(urth) Long Review Essay on Wizard Knight

Matthew Groves matthewalangroves at gmail.com
Wed Sep 19 10:15:14 PDT 2007

Thanks, Stephen, for a thoughtful and honest post.  I too welcome this
sort of post, whether I agree or not, and I would like to see more of
this kind of thing on the list.

I actually rejected The Knight in much stronger (and much simpler)
terms the first time I read it.  For some reason I didn't have the
same viscerally negative reaction to Able's behavior.  I guess I felt
that the indistinctness of Able's memory of his pre-Mythgarthr self
absolved him from the concerns of modern morality.

My own reaction was that Wolfe 1) completely failed to adequately
portray the voice of the modern American teenager, and 2) had
succumbed to that most regrettable peccadillo of fantasy fiction:
adolescent wish-fulfillment.  "How about I write a book about Conan,
but he hangs out with Arthurian knights and Norse gods, and fights
dragons and giants, and he has sexy elf slaves, and a magic bow,
sword, helmet, cat, dog, and horse."  I have only recently decided to
take up Wizard Knight again, and I am really enjoying it at the level
of the writing (as I always enjoy Wolfe), but I can't say that I've
conclusively resolved any of the issues I had the first time.

Stephen Frug <sfrug at post.harvard.edu> wrote:
> I think Wolfe's writing of Abel's voice was profoundly uneven.

As I said, I had the same reaction the first time I read it, but upon
second reading, I don't know.  It is so *blatantly* uneven and
inconsistent.  Surely anyone ought to know that no modern American
teenager speaks like Abel.  Either Wolfe is trying to say something
about the stability of Abel's identity, or we have lost Wolfe to the
ravages of senile dementia.

I think it may be that Abel was a teenager in the 40s like Wolfe, and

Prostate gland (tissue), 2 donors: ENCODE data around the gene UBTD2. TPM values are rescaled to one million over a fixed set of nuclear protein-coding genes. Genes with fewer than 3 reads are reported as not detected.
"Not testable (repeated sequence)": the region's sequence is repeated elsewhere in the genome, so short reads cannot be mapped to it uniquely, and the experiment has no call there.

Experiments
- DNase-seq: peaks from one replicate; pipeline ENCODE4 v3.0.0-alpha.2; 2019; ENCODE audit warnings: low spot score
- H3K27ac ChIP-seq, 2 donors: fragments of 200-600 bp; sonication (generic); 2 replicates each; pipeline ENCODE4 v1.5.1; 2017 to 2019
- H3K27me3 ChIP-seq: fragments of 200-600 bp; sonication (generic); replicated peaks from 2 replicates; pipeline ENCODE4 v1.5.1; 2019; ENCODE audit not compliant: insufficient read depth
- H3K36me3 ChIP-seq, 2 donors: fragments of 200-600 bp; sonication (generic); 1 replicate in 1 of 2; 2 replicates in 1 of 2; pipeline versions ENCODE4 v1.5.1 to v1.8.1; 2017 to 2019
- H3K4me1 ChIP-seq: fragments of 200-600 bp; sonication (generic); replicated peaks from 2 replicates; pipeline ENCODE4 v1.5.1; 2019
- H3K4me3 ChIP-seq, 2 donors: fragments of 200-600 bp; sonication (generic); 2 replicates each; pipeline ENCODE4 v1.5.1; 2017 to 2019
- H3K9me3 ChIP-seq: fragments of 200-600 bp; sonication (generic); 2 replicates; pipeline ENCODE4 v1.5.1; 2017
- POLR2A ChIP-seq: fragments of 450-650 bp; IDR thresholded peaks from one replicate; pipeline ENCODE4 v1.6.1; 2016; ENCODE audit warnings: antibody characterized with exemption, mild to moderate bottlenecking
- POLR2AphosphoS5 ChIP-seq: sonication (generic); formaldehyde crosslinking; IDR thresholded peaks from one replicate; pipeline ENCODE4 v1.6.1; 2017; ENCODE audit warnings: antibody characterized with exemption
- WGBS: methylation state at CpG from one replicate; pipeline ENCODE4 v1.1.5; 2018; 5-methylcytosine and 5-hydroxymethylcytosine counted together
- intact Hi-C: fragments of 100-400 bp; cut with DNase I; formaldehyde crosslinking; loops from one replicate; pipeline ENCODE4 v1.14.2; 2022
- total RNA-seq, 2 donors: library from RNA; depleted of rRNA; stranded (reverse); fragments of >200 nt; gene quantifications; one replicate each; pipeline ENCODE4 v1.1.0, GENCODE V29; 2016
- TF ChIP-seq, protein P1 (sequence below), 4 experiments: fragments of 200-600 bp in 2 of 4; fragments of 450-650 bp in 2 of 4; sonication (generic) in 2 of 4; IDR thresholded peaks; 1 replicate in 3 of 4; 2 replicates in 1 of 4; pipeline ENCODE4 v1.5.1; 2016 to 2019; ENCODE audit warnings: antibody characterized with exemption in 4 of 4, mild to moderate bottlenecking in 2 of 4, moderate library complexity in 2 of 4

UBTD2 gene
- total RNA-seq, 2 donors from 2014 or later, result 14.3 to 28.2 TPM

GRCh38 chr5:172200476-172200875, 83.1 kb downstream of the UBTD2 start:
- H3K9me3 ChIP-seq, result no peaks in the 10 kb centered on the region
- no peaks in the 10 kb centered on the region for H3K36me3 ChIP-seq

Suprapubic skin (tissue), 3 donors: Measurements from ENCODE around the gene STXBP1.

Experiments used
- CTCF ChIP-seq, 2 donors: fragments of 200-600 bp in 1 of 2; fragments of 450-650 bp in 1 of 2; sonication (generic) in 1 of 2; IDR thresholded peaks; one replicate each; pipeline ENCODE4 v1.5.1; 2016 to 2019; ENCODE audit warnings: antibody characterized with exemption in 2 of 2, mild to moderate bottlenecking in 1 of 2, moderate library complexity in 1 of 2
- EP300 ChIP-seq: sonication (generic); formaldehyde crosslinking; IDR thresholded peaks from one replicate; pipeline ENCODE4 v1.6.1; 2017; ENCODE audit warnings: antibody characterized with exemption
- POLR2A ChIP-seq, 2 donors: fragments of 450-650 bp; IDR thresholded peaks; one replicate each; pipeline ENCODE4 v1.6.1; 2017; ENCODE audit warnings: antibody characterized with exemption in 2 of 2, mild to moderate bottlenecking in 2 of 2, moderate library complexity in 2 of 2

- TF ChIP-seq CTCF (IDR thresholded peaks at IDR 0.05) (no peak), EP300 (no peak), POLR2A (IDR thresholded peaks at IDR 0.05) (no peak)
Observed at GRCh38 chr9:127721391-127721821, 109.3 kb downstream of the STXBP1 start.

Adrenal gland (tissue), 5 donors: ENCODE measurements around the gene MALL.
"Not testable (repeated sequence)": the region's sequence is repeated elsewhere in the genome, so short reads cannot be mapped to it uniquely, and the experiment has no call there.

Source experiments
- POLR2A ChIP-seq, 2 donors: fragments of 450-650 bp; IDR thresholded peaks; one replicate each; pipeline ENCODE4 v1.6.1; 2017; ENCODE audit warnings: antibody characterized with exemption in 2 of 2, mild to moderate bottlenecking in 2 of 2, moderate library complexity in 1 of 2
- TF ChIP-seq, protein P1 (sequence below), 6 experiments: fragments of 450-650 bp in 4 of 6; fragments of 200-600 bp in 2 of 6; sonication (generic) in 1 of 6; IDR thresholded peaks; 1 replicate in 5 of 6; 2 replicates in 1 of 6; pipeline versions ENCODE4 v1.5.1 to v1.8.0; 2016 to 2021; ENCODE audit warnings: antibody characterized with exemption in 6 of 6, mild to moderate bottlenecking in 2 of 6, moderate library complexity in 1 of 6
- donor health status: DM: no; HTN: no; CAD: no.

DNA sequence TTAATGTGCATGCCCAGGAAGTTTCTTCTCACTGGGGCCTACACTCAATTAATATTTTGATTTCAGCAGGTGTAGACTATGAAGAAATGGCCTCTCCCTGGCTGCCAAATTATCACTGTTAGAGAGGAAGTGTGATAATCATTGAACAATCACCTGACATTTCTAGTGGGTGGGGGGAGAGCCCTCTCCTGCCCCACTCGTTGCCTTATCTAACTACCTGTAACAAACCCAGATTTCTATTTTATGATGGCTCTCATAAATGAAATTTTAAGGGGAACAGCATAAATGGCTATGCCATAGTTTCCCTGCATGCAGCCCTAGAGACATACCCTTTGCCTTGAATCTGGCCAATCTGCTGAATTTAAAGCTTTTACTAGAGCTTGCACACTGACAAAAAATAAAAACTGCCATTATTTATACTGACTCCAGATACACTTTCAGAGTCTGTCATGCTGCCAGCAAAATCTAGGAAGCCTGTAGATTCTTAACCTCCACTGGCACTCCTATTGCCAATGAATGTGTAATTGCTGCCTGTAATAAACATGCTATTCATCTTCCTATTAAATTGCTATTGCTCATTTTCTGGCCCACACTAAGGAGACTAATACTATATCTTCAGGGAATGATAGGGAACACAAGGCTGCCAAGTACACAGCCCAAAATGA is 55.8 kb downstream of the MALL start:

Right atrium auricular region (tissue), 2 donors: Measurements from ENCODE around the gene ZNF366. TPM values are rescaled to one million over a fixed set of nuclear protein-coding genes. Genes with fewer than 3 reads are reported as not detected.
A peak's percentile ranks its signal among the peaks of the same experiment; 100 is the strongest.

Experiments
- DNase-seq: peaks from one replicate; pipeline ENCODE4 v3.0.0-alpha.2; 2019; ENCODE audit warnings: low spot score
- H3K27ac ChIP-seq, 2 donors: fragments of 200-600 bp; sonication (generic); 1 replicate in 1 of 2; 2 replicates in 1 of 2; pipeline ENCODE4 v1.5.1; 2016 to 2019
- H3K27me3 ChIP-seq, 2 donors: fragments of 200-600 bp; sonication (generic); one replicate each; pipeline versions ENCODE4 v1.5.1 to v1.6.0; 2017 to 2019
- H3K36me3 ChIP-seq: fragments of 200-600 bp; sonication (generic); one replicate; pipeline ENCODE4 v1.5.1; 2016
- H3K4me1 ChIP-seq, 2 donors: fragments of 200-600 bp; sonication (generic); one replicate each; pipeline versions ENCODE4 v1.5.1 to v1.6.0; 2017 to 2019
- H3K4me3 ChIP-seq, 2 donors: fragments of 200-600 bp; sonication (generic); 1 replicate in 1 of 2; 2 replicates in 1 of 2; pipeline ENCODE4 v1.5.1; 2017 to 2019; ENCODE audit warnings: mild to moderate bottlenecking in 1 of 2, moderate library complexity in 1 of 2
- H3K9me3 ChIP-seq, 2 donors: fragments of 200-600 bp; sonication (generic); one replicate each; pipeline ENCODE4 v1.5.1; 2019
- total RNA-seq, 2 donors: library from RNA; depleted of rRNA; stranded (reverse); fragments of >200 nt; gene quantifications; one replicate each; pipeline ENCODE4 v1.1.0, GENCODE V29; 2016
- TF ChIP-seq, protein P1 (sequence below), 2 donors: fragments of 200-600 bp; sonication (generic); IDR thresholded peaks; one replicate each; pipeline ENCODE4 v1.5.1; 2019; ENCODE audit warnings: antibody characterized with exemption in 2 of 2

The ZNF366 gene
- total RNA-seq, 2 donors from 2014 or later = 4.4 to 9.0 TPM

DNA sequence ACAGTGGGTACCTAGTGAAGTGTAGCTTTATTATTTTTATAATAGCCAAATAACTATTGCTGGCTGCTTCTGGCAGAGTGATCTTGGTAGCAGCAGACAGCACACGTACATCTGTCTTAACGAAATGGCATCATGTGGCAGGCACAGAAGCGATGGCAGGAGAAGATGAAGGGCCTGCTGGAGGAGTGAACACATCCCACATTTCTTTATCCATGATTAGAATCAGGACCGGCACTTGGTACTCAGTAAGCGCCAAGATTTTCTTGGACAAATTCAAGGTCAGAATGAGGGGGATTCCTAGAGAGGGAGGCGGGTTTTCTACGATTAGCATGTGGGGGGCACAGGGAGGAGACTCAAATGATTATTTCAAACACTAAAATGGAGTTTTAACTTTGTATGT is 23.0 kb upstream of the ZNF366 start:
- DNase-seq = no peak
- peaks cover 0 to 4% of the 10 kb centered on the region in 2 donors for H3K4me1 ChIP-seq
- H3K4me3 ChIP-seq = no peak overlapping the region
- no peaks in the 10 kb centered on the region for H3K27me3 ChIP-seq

that he grew up to live as an adult in the 21st century with Macs and
everything (like Wolfe), before coming to Mythgarthr.

I don't have a very good argument that it is not merely a failure on
Wolfe's part; my main argument is the patently inane and rightly
dismissed, "It's Wolfe."  But Able is so unconvincing as a modern
American teenager, and Wolfe so flagrantly indulges Able in every
possible magical friend, pet, adversary, and artifact, that it cries
out for interpretation.  I'm not saying I have an interpretation that
resolves these problematic aspects, and honestly if it were anyone but
Wolfe I wouldn't waste my time.

I didn't read the whole interview with Gaiman, but I note in the
excerpt you quoted that Wolfe doesn't explicitly argue that "a country
where honor, courage, and fidelity actually mean something" would be
some kind of Utopia.  He does certainly imply that it would be better
than things are now, and on that point I cannot disagree.  Have you
been out there recently?  Talked to people?  There's an insipid
lowliness, a selfish meanness, and an absolving anonymity that pervade
so much of our interactions and discourse at all levels.  I think
*these* obscenities are some of the things Wolfe is taking a stand on
in WK.

Also, I think the world he proposes as an alternative to the modern
view has less to do with actual historical medieval conditions and
more to do with the imagined world of sword and sorcery and (his
version of) *its* values.

Matt G.

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